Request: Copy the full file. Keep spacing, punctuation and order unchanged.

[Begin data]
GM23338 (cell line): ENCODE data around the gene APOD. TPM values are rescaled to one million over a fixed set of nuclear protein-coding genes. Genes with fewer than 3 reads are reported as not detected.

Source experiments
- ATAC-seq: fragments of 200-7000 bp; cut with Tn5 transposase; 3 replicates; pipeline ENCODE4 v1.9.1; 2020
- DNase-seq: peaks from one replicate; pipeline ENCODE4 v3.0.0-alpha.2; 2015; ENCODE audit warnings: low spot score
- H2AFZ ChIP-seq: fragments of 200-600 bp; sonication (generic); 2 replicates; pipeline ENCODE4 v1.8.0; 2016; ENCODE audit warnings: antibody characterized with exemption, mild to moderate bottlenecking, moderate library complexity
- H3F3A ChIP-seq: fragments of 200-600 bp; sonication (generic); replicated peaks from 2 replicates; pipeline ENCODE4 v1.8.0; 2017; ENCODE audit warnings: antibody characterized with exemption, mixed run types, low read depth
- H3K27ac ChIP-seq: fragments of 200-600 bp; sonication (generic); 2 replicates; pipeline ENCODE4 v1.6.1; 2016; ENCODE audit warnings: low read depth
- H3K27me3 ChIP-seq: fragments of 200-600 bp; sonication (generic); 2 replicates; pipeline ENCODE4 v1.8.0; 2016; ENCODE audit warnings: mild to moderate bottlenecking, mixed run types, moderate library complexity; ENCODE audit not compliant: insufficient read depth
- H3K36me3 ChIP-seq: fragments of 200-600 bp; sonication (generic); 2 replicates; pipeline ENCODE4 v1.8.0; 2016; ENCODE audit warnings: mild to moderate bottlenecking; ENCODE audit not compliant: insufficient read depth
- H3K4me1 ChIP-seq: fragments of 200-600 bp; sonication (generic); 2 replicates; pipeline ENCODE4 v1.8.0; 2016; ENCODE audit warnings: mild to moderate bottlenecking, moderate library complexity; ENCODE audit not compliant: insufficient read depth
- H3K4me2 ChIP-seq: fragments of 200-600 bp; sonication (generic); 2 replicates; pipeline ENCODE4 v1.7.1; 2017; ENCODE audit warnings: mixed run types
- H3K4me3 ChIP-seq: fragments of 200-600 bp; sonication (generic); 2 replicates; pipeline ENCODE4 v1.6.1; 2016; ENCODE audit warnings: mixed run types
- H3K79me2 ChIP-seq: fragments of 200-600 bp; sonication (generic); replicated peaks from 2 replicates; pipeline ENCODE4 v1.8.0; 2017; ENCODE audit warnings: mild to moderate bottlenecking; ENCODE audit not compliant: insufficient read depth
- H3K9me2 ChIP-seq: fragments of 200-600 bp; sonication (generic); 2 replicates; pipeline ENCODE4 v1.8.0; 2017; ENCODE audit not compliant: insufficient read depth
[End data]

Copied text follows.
GM23338 (cell line): ENCODE data around the gene APOD. TPM values are rescaled to one million over a fixed set of nuclear protein-coding genes. Genes with fewer than 3 reads are reported as not detected.

Source experiments
- ATAC-seq: fragments of 200-7000 bp; cut with Tn5 transposase; 3 replicates; pipeline ENCODE4 v1.9.1; 2020
- DNase-seq: peaks from one replicate; pipeline ENCODE4 v3.0.0-alpha.2; 2015; ENCODE audit warnings: low spot score
- H2AFZ ChIP-seq: fragments of 200-600 bp; sonication (generic); 2 replicates; pipeline ENCODE4 v1.8.0; 2016; ENCODE audit warnings: antibody characterized with exemption, mild to moderate bottlenecking, moderate library complexity
- H3F3A ChIP-seq: fragments of 200-600 bp; sonication (generic); replicated peaks from 2 replicates; pipeline ENCODE4 v1.8.0; 2017; ENCODE audit warnings: antibody characterized with exemption, mixed run types, low read depth
- H3K27ac ChIP-seq: fragments of 200-600 bp; sonication (generic); 2 replicates; pipeline ENCODE4 v1.6.1; 2016; ENCODE audit warnings: low read depth
- H3K27me3 ChIP-seq: fragments of 200-600 bp; sonication (generic); 2 replicates; pipeline ENCODE4 v1.8.0; 2016; ENCODE audit warnings: mild to moderate bottlenecking, mixed run types, moderate library complexity; ENCODE audit not compliant: insufficient read depth
- H3K36me3 ChIP-seq: fragments of 200-600 bp; sonication (generic); 2 replicates; pipeline ENCODE4 v1.8.0; 2016; ENCODE audit warnings: mild to moderate bottlenecking; ENCODE audit not compliant: insufficient read depth
- H3K4me1 ChIP-seq: fragments of 200-600 bp; sonication (generic); 2 replicates; pipeline ENCODE4 v1.8.0; 2016; ENCODE audit warnings: mild to moderate bottlenecking, moderate library complexity; ENCODE audit not compliant: insufficient read depth
- H3K4me2 ChIP-seq: fragments of 200-600 bp; sonication (generic); 2 replicates; pipeline ENCODE4 v1.7.1; 2017; ENCODE audit warnings: mixed run types
- H3K4me3 ChIP-seq: fragments of 200-600 bp; sonication (generic); 2 replicates; pipeline ENCODE4 v1.6.1; 2016; ENCODE audit warnings: mixed run types
- H3K79me2 ChIP-seq: fragments of 200-600 bp; sonication (generic); replicated peaks from 2 replicates; pipeline ENCODE4 v1.8.0; 2017; ENCODE audit warnings: mild to moderate bottlenecking; ENCODE audit not compliant: insufficient read depth
- H3K9me2 ChIP-seq: fragments of 200-600 bp; sonication (generic); 2 replicates; pipeline ENCODE4 v1.8.0; 2017; ENCODE audit not compliant: insufficient read depth